It’s been 7 hours since I first heard those words and they still bring tears to my eyes.  (Even as I’m typing this from my journal to this blog and it’s been two weeks and a day they STILL bring tears to my eyes.)  I just don’t have the words to describe the feeling in my heart from those statements.  “With an open mic night?”  “We’ve been hoping you guys would open up a church down here.”  “You open up a church and we’re your first two congregation members right here.”

We talked a little more and I told them the name.  Dandelions.  “Dandelions?” Grant asked.  “Yeah, Dandelions,” I told him.  “Dandelions?” Grant asked again.  “Yeah, Dandelions,” I told him again.  “What’s Dandelions?” he asked one more time.  I said, “Dandelions.  You know, like the little yellow flower that grows all over the place.”  “Oh!  Dandelions!” he said.  (I have no idea what he thought I was saying or what he was saying back to me before this point… I thought we were both saying Dandelions back and forth.)  He smiled and said, “Cool.  … Why?”

I explained to him that it’s because where the world sees a useless weed, God sees a beautiful flower.

I told him that it’s a metaphor.  That God is the sun and we are the flower/plant.  The sun shines and grows up a beautiful flower.  As we grow, we grow towards him.  And when we die to ourselves, when we surrender, when the flower dies, it turns into seeds.  The wind (the Spirit) will blow and take the seeds anywhere it wants.  When we surrender ourselves to God, the Spirit takes us where ti wants us to be and live.  No matter where the seed is taken, no matter where it lands, the sun (Jesus) can grow up a new flower, a new creation.  No matter how hard the soil, now matter how difficult a place, no matter how hard a place it’s been before, a flower will grow if the sun shines and the water falls (Spirit falling, living water…).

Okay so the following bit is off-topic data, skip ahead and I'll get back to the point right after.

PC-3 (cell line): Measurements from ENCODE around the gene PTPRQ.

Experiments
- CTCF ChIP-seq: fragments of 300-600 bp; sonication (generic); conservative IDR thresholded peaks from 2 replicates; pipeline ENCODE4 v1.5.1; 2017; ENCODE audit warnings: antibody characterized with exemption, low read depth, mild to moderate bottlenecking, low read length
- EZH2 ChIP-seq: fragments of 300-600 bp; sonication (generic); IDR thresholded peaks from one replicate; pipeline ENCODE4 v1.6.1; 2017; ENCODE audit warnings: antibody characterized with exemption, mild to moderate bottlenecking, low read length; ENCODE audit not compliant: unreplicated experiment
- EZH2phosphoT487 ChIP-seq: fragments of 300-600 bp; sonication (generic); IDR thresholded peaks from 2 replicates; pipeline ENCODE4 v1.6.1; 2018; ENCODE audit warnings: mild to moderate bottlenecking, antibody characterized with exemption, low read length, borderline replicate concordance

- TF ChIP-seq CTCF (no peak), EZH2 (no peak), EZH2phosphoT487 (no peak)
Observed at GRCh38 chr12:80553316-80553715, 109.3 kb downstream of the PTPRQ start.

He smiled.  He smiled big.  Grant told me he loved it.  He told me he was going to write a poem about dandelions this week for me.

If anyone is still wondering about what Dandelions Cafe & Church will look like…
It’s going to be a place where felons and ex-attics write poems about flowers and college kids celebrate with them and read it and put it up on the wall in a frame for all the world to see.

It’s going to be a place where color and history and class don’t matter.  Where people with or without money or backgrounds, with socially acceptable addictions and socially unacceptable addictions share meals and stories together.  Where people share love and hope and faith together.

This is the kind of place God has called us to create.  A place where the rules of the world aren’t broken or not… they just don’t matter at all.  A place where the Kingdom of Heaven is more easily seen than the kingdom of America.  A place of life and light and love and hope.  A place that will hopefully, on a good day, taste just a little bit… like Heaven.